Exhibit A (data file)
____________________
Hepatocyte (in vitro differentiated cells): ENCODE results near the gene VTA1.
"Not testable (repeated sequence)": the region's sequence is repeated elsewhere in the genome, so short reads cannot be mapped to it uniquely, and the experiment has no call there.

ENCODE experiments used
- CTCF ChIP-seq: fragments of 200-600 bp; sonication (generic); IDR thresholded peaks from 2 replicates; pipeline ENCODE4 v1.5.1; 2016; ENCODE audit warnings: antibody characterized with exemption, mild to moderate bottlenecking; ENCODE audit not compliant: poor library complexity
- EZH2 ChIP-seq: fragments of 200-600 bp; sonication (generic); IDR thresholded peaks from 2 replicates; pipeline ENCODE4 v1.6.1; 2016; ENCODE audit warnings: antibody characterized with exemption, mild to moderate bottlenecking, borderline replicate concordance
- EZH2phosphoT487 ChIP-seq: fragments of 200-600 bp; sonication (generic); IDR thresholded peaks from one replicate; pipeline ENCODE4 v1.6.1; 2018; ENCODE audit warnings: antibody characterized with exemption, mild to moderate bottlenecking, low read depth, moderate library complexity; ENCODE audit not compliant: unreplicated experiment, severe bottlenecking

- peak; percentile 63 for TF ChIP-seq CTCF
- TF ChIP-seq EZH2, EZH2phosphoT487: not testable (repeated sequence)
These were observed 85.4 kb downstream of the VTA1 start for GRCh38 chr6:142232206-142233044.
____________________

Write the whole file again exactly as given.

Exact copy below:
Hepatocyte (in vitro differentiated cells): ENCODE results near the gene VTA1.
"Not testable (repeated sequence)": the region's sequence is repeated elsewhere in the genome, so short reads cannot be mapped to it uniquely, and the experiment has no call there.

ENCODE experiments used
- CTCF ChIP-seq: fragments of 200-600 bp; sonication (generic); IDR thresholded peaks from 2 replicates; pipeline ENCODE4 v1.5.1; 2016; ENCODE audit warnings: antibody characterized with exemption, mild to moderate bottlenecking; ENCODE audit not compliant: poor library complexity
- EZH2 ChIP-seq: fragments of 200-600 bp; sonication (generic); IDR thresholded peaks from 2 replicates; pipeline ENCODE4 v1.6.1; 2016; ENCODE audit warnings: antibody characterized with exemption, mild to moderate bottlenecking, borderline replicate concordance
- EZH2phosphoT487 ChIP-seq: fragments of 200-600 bp; sonication (generic); IDR thresholded peaks from one replicate; pipeline ENCODE4 v1.6.1; 2018; ENCODE audit warnings: antibody characterized with exemption, mild to moderate bottlenecking, low read depth, moderate library complexity; ENCODE audit not compliant: unreplicated experiment, severe bottlenecking

- peak; percentile 63 for TF ChIP-seq CTCF
- TF ChIP-seq EZH2, EZH2phosphoT487: not testable (repeated sequence)
These were observed 85.4 kb downstream of the VTA1 start for GRCh38 chr6:142232206-142233044.